destroyed much of the Sanibel Causeway when it hit Florida’s west coast on Wednesday, cutting off access to the barrier island where 6,400 people normally live. Both Sanibel and Captiva islands have been cut off from the mainland after the storm washed away at least three sections of the bridge, CBS Miami .
Videos from the dam show two sections of the ramp to both bridges washed away, as well as a stretch of road that crossed an island in the middle of the dam. The causeway is the only way vehicles can enter or leave the islands.
All lanes of the bridge are currently closed and the severity of the closure is listed as “major,” according to Florida officials.
The islands are home to a number of hotels and resorts, and their beaches attract a significant number of tourists each year.
It was unknown how many people on the islands had followed orders to evacuate, but Charlotte County Emergency Management Director Patrick Fuller expressed cautious optimism that worst-case scenarios might not have materialized.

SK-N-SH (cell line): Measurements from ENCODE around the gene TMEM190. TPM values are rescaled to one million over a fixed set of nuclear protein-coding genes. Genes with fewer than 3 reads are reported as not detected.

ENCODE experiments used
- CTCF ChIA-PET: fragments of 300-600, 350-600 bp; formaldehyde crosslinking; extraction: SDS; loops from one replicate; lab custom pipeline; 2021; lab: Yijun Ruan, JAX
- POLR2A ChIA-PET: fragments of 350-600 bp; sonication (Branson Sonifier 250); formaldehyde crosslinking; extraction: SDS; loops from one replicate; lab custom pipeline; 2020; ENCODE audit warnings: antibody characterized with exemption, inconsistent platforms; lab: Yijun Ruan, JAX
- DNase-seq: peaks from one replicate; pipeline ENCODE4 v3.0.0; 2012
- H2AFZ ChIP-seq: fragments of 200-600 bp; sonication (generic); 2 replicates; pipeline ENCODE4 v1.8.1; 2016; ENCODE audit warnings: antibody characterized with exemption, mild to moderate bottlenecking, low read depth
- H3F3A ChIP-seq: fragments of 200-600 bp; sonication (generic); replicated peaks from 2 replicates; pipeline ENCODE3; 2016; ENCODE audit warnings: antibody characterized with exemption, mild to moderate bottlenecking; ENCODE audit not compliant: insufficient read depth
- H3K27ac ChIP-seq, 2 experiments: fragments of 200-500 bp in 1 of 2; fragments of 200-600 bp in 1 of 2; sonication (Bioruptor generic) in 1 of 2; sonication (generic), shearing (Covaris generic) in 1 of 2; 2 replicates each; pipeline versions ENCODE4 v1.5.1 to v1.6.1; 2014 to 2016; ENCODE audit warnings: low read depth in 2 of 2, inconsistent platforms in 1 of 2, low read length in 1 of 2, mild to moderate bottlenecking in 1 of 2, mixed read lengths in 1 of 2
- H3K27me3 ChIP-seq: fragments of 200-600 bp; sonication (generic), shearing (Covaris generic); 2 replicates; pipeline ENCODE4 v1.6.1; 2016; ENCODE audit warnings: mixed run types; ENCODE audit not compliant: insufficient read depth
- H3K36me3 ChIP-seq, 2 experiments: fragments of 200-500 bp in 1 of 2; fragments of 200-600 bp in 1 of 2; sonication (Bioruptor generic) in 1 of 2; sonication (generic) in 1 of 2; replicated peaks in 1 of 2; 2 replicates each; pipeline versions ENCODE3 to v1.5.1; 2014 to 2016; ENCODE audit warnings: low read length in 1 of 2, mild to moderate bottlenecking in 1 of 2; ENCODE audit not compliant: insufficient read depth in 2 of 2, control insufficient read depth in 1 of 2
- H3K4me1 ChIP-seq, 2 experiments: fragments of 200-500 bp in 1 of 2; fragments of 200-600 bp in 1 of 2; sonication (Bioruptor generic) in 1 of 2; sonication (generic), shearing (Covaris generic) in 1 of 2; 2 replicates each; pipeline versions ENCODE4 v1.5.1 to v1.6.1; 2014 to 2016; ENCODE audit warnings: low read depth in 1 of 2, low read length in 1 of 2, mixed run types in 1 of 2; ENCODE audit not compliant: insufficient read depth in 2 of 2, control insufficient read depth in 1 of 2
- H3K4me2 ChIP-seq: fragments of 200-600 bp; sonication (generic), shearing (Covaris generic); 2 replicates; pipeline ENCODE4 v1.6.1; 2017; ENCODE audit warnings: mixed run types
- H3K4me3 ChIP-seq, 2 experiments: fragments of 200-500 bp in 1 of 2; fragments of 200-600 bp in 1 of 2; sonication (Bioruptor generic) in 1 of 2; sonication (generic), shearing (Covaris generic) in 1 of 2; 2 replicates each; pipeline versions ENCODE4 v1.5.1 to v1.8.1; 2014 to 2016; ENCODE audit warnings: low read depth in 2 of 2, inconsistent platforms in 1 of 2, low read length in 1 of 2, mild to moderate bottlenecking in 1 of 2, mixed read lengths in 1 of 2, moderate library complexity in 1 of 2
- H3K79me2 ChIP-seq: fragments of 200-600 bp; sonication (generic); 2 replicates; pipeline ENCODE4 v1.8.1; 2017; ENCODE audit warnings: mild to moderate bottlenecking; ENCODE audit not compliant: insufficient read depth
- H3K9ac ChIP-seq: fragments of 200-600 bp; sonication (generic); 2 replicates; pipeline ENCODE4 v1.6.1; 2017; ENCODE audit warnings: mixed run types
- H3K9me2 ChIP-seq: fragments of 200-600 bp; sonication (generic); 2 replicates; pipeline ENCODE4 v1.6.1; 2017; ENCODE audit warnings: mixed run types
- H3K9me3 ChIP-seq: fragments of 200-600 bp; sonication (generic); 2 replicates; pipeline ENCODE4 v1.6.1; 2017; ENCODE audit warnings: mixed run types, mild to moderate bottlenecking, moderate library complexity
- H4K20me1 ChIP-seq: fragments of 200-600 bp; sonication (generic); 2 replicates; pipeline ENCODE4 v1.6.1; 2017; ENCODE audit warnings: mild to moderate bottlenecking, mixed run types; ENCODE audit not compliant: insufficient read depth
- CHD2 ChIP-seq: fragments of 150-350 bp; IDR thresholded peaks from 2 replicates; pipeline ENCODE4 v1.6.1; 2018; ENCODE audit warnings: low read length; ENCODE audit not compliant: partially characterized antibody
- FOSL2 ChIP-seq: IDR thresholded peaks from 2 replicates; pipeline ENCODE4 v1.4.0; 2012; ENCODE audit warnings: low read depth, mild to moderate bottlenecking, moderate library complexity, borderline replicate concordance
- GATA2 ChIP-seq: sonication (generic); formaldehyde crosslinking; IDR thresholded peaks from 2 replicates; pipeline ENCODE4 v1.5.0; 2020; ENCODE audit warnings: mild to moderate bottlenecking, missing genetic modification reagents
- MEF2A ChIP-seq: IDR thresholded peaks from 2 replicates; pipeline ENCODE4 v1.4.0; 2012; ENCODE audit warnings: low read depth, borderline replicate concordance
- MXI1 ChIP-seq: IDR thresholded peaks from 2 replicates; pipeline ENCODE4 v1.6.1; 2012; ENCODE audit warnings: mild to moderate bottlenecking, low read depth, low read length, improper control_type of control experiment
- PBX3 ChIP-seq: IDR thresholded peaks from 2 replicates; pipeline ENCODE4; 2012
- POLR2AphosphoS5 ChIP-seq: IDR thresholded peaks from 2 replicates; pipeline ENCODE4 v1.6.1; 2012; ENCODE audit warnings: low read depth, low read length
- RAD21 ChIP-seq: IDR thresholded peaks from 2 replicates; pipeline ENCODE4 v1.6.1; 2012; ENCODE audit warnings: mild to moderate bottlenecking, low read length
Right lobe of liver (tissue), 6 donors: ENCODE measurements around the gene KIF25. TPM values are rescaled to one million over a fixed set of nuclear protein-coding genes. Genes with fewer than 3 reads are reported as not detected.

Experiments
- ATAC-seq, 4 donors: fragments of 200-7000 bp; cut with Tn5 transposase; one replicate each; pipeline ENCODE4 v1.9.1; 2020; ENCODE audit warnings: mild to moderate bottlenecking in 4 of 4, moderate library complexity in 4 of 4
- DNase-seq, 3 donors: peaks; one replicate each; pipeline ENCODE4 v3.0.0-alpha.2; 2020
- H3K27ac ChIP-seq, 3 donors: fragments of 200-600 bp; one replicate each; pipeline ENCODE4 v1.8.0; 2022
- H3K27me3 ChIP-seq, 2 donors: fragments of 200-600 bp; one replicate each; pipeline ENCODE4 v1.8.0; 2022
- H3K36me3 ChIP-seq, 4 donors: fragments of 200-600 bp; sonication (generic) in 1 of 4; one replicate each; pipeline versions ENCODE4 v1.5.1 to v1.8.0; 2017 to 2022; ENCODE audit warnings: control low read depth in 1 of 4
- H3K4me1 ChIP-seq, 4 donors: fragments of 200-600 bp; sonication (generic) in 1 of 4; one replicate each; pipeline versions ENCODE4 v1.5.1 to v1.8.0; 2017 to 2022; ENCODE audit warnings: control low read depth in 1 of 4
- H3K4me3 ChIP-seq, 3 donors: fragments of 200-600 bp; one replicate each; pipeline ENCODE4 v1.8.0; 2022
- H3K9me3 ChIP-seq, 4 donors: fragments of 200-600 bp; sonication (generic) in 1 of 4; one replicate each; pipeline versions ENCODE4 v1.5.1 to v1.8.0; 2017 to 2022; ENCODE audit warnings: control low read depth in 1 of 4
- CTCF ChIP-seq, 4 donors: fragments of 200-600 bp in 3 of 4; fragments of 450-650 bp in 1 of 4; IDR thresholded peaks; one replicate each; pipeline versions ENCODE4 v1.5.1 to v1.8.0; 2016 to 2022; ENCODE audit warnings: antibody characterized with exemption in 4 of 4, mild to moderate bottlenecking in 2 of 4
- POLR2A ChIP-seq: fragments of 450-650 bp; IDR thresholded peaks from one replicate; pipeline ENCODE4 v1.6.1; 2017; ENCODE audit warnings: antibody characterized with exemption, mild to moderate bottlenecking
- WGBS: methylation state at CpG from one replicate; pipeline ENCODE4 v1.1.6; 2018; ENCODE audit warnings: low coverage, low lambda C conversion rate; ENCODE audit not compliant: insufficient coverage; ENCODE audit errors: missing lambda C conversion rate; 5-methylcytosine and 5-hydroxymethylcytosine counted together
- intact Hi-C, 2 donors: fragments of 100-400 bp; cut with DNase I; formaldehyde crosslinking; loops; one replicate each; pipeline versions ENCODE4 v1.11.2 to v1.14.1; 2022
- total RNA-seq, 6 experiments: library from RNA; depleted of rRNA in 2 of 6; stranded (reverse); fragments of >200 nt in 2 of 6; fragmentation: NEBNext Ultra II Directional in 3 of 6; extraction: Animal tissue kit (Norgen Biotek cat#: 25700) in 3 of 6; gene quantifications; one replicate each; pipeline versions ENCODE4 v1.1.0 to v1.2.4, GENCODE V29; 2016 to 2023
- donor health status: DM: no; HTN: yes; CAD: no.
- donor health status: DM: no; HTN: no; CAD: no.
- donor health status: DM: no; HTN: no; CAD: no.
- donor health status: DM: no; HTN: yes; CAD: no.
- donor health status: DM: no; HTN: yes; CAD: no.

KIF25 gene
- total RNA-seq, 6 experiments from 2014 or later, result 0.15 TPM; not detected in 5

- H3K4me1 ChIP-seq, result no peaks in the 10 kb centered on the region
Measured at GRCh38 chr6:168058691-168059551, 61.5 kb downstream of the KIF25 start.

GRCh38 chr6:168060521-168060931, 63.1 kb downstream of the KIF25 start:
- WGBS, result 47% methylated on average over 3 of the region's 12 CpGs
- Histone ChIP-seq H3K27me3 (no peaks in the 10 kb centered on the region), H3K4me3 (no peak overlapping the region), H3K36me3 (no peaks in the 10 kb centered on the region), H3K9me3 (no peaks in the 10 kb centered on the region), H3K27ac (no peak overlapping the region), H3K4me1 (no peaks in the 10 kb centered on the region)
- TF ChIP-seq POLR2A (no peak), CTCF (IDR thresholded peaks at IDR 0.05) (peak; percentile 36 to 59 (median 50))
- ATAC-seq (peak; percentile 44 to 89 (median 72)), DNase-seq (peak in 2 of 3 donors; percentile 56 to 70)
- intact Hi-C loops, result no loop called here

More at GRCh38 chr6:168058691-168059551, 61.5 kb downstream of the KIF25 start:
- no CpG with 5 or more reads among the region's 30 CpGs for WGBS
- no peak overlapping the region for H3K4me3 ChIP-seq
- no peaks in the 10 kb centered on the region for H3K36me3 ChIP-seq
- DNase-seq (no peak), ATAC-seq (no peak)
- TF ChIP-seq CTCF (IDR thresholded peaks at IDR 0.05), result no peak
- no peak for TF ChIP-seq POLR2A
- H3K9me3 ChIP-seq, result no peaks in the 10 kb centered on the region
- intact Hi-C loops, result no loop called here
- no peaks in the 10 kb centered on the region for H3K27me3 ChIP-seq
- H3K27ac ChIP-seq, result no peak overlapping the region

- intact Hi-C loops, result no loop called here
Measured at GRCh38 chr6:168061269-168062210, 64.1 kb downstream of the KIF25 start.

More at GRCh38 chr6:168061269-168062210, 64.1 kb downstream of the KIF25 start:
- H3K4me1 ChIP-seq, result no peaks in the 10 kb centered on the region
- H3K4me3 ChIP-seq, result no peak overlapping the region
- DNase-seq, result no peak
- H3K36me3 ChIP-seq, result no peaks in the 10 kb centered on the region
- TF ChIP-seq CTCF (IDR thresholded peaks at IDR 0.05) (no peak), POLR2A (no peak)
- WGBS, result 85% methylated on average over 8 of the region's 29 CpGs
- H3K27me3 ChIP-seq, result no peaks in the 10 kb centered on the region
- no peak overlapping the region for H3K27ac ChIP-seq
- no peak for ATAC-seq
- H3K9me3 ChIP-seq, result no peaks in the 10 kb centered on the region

No deaths or injuries have been confirmed in the county, and overflights of barrier islands show that “the integrity of the homes is far better than we expected,” Fuller said.
A 2017 City of Sanibel count measured annual bridge traffic over the dam at over 3 million vehicles.
South of Sanibel Island, the historic Naples Pier was destroyed and even the pilings underneath were ripped out as towering waves crashed over the structure. “Right now there is no pier,” said Penny Taylor, a Collier County commissioner.
Meanwhile, a hurricane warning has been issued for the entire coast of South Carolina as Ian, now a tropical storm, is expected to regain strength and become a hurricane again Thursday evening.
The Associated Press contributed to this report.